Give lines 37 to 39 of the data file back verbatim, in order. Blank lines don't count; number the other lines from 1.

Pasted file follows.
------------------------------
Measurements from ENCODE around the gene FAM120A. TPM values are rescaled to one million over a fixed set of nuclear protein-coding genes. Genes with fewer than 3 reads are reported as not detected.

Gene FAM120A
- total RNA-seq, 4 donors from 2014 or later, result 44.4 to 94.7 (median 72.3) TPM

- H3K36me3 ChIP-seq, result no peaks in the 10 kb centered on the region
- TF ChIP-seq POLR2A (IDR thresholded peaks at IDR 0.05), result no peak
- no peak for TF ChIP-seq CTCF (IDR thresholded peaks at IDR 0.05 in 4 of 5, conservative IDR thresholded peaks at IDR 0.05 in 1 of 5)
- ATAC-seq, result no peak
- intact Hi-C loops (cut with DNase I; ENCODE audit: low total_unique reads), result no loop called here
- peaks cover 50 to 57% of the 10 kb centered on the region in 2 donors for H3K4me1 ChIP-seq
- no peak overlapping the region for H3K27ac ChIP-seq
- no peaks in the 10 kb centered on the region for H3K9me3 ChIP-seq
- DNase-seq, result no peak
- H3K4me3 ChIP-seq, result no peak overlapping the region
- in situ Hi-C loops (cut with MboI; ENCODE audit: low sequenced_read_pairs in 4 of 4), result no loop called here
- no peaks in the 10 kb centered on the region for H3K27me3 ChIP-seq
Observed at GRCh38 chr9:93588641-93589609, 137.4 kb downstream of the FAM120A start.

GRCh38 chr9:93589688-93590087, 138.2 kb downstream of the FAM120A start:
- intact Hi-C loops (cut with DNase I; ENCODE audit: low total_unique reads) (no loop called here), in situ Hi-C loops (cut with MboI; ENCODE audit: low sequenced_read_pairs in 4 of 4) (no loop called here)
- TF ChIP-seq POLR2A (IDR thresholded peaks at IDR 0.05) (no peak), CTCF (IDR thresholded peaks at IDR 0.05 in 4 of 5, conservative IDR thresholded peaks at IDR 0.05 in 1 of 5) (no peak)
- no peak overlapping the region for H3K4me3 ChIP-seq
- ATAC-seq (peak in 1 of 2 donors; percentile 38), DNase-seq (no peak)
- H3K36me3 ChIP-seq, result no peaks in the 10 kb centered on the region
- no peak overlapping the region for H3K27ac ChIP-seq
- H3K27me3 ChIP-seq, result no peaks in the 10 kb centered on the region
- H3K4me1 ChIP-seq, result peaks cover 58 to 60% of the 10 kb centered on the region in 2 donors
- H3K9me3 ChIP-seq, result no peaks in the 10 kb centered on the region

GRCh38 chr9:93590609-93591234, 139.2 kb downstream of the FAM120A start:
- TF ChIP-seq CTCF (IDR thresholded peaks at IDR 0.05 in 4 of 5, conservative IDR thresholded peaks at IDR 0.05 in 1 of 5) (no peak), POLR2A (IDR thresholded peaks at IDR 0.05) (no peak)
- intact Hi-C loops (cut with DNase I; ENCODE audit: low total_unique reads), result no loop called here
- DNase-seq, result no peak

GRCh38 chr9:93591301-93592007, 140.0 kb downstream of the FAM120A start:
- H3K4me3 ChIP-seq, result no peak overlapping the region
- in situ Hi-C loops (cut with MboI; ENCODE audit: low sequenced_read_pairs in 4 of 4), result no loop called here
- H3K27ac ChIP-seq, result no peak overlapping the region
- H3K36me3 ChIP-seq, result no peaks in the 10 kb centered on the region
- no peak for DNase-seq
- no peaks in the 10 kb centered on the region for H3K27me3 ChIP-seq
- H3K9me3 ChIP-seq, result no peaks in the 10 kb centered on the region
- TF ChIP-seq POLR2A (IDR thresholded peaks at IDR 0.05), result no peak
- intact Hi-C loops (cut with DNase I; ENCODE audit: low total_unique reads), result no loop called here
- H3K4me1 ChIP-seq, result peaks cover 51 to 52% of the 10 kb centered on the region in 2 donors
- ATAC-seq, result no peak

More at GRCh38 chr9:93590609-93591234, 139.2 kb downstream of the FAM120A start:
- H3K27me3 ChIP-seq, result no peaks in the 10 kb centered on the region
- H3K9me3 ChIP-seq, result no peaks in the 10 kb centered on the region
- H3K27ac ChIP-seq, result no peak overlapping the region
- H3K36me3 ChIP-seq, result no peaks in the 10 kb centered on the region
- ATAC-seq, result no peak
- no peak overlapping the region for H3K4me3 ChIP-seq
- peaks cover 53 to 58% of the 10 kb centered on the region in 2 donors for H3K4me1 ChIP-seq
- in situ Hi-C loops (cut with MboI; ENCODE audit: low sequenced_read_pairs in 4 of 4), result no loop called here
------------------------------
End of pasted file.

- no peaks in the 10 kb centered on the region for H3K27me3 ChIP-seq
- H3K9me3 ChIP-seq, result no peaks in the 10 kb centered on the region
- TF ChIP-seq POLR2A (IDR thresholded peaks at IDR 0.05), result no peak